WASHINGTON – Senator Joe Manchin’s legislative text on fossil fuel infrastructure permitting, released after weeks of speculation about a potential measure, is similar to proposals already made public, but significantly worse in that it adds draconian new language mandating permitting of the Mountain Valley Pipeline.
John Bowman, managing director for government affairs at NRDC (Natural Resources Defense Council) made the following statement:
“You can’t ‘reform’ something by making it worse. This would throw out half a century of law that gave environmental justice communities a seat at the table. Instead, low-income communities and communities of color need an even greater voice at the table when proposed projects could harm their neighborhoods, pollute their air and water supply, endanger wildlife and accelerate the climate crisis. We remain alongside our partners firmly opposed to the bill.
“There is something significantly wrong with the Mountain Valley Pipeline if its supporters think the only way it can be permitted and built is to exempt it from the Natural Gas Act, NEPA, the Clean Water Act, the Mineral Leasing Act and the Endangered Species Act.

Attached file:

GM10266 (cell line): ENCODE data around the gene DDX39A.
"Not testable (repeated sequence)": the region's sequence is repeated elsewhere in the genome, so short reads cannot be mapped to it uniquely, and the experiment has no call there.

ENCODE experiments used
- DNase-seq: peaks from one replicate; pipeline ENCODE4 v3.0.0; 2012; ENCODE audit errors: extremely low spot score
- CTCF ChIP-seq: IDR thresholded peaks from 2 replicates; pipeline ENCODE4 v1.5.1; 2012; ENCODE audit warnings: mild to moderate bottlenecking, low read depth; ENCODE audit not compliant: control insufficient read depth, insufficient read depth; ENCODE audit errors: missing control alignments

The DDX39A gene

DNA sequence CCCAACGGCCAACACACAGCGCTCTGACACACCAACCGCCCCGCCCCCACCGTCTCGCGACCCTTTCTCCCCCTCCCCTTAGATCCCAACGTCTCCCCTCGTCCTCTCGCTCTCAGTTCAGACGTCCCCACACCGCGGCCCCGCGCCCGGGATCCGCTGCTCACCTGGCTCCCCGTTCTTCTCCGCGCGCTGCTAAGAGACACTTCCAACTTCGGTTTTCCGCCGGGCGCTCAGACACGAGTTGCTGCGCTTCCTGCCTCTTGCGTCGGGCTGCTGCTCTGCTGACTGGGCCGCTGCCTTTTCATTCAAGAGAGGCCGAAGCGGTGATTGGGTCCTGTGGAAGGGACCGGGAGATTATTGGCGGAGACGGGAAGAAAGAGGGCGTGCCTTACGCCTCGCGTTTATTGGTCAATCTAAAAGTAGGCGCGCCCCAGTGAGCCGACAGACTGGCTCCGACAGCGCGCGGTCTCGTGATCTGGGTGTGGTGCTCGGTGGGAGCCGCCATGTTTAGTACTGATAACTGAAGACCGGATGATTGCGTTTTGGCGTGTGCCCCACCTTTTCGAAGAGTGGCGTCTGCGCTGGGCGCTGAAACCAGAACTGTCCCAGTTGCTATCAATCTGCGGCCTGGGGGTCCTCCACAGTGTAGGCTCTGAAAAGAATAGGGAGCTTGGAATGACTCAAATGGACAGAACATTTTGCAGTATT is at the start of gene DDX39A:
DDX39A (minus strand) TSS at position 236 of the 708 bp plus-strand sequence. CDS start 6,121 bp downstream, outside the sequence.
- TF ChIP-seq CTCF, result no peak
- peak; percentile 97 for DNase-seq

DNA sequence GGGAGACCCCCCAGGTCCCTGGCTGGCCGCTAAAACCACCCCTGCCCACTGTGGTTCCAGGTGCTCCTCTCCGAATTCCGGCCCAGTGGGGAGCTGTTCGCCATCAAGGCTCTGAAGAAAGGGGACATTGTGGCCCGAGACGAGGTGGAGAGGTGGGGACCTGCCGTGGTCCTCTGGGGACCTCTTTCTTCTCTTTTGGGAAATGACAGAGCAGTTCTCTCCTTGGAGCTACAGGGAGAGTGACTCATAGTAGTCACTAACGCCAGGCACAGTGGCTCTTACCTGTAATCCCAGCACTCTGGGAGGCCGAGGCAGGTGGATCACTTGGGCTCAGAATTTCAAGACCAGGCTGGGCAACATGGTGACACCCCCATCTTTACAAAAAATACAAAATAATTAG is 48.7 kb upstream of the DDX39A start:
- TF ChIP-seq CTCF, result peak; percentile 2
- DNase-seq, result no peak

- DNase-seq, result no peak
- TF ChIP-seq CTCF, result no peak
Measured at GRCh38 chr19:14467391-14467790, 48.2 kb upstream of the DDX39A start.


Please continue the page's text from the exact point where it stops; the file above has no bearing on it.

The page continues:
“It is time for forward-looking bills like the Environmental Justice for All Act (EJAA), that center communities and advance justice.”
The permitting bill would deprive environmental justice communities of a meaningful voice in permitting for pipelines and other fossil fuel infrastructure, let these dirty energy projects short-circuit safeguards, and radically reduce the timeframe for seeking federal court review when agencies approve energy projects.
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NRDC (Natural Resources Defense Council) is an international nonprofit environmental organization with more than 3 million members and online activists. Since 1970, our lawyers, scientists, and other environmental specialists have worked to protect the world's natural resources, public health, and the environment. NRDC has offices in New York City, Washington, D.C., Los Angeles, San Francisco, Chicago, Bozeman, MT, and Beijing. Visit us at www.nrdc.org and follow us on Twitter @NRDC